Understanding the Comorbidities and Complications of Obesity
Reviewed by: HU Medical Review Board | Last reviewed: May 2023
Obesity puts people at risk of developing various other medical conditions. These conditions are known as comorbidities. There are also a number of other health problems linked to obesity, known as complications.1
Understanding the health conditions related to obesity is crucial for detecting, treating, and preventing them. Weight loss through healthy lifestyle changes is an important way to reduce your risk for obesity and obesity-related conditions.1
Here are some of the most common health complications associated with obesity.
Type 2 diabetes
Obesity and type 2 diabetes often go hand in hand. People with obesity are 6 times more likely to develop type 2 diabetes.2
Excessive weight gain and a sedentary lifestyle can lead to insulin resistance. Insulin resistance is when the body becomes less responsive to insulin. This can result in increased blood sugar levels and may lead to type 2 diabetes. If left uncontrolled, type 2 diabetes can cause great harm to your body and overall health.1,2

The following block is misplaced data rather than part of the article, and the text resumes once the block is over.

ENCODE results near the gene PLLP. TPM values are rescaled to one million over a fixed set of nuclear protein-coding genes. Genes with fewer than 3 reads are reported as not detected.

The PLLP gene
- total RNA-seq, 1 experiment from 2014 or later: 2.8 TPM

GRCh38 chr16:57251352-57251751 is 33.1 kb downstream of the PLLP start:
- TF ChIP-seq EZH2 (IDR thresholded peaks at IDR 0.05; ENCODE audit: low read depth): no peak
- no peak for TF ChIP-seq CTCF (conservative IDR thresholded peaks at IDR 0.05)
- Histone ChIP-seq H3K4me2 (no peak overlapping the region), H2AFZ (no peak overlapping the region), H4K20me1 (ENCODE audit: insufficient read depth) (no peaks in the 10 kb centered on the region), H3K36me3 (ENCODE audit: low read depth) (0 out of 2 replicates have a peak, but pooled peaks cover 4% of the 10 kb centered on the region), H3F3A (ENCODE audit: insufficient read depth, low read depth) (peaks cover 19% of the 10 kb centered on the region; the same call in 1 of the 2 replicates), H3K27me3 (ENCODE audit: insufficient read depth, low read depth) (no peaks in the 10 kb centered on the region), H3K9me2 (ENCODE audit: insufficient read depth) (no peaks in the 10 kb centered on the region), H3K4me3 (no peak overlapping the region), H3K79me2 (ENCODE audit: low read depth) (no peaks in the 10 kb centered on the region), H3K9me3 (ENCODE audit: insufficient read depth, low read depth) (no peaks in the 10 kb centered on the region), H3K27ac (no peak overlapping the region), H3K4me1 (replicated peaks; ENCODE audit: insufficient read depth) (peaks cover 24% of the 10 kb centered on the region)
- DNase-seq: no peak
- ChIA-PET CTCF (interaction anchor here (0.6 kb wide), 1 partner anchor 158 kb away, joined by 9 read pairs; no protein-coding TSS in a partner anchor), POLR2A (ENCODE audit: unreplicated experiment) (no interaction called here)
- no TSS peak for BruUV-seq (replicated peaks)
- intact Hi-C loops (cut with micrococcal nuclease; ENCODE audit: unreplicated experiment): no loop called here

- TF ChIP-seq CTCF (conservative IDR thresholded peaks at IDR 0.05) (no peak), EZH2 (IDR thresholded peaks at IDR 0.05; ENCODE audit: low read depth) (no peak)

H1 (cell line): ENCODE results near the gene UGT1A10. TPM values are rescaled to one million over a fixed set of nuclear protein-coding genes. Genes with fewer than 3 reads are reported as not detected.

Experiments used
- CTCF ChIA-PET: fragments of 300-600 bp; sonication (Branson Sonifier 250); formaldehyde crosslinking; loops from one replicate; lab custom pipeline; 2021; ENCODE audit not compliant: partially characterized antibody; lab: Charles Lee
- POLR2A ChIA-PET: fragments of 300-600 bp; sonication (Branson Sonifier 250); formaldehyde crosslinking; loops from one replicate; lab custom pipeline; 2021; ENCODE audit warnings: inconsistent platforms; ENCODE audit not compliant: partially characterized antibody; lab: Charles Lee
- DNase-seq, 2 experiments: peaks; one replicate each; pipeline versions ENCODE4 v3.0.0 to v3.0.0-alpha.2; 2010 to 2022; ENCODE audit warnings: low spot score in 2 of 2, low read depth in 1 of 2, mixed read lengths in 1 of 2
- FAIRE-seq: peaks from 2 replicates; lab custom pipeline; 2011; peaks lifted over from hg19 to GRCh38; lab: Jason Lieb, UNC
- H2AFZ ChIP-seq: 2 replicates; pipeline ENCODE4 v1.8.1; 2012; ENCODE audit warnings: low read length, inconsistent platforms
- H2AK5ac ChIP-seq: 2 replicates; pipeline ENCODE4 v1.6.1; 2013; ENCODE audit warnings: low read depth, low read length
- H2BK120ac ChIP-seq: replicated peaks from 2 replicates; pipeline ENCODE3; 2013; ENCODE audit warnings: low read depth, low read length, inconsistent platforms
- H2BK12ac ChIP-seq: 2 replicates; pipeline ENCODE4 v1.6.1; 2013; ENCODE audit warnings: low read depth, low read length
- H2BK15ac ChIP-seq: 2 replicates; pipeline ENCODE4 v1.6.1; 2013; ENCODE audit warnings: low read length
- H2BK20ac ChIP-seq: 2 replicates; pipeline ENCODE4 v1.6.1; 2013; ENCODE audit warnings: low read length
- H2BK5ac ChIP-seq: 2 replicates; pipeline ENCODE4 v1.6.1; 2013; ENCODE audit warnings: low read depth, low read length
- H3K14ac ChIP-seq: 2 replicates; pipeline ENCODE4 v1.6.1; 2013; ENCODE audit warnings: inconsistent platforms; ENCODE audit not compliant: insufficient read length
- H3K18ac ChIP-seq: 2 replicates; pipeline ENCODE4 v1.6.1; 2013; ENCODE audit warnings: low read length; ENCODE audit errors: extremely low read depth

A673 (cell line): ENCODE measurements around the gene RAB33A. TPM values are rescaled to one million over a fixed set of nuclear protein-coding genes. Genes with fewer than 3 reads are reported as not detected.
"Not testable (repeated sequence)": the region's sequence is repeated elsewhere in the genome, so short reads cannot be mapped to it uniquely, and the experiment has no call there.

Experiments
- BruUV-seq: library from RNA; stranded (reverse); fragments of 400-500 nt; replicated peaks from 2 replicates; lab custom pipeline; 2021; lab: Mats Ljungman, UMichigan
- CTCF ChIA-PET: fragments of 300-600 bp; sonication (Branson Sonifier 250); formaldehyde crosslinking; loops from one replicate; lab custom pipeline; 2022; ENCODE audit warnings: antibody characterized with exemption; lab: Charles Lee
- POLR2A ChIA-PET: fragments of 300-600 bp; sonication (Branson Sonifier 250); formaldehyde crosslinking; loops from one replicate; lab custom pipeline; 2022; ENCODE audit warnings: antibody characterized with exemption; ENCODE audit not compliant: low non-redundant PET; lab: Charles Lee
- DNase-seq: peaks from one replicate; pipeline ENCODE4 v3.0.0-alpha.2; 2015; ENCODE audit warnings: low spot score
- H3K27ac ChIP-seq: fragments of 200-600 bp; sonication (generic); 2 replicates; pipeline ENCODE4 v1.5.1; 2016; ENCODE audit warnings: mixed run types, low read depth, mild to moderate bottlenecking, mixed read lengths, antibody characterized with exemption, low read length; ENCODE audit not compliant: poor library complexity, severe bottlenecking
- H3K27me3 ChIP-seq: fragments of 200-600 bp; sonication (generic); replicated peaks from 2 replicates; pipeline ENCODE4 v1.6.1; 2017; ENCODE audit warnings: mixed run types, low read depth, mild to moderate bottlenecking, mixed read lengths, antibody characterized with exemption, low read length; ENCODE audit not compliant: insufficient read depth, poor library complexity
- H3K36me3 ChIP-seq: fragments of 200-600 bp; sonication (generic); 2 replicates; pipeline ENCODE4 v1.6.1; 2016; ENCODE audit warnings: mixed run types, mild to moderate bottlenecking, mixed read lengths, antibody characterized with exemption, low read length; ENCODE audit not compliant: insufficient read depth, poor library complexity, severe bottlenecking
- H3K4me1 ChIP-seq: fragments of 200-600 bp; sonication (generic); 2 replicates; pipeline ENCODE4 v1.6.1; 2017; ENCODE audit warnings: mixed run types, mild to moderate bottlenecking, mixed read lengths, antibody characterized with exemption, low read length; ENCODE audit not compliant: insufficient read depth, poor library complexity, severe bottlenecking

Not everyone with obesity will go on to develop type 2 diabetes. Several factors come into play, like:2
- Family history
- Diet and exercise
Losing even 5 to 10 percent of your total body weight can reduce your risk of developing type 2 diabetes.2
High blood pressure
Obesity is strongly linked to high blood pressure, also known as hypertension. Excess weight puts more strain on the heart. This forces the heart to work harder to pump blood throughout your body, which can lead to high blood pressure. Over time, this can damage your blood vessels and increase your risk of heart disease or stroke.1,3-6
Heart disease and stroke
Obesity also increases the risk of heart disease and stroke because it is linked with high cholesterol and triglyceride levels. Cholesterol and triglycerides are fatty deposits, or plaques. The buildup of fatty deposits in your arteries and blood vessels restricts blood flow to your heart and brain. This can lead to heart attacks and strokes.1,7
Sleep apnea and breathing problems
Obesity is the most common risk factor for developing obstructive sleep apnea. Sleep apnea is a disorder in which breathing stops and starts over and over again during sleep. This can be quite dangerous.7
Excess weight can cause a narrowing, or obstruction, in your airways. Because sleep apnea disrupts sleep, it can lead to daytime fatigue and an increased risk of heart problems. Poor sleep has also been shown to increase appetite, which contributes to obesity.7
Excess weight puts immense pressure on the joints, especially the ankles, knees, and hips. This can quicken the wear and tear of the bone and joint cartilage, leading to osteoarthritis. Osteoarthritis can cause chronic pain and affect how well you can move around. This can affect your overall quality of life and lead to more weight gain.1,7
Obesity can contribute to many digestive problems. These can include:1,7,8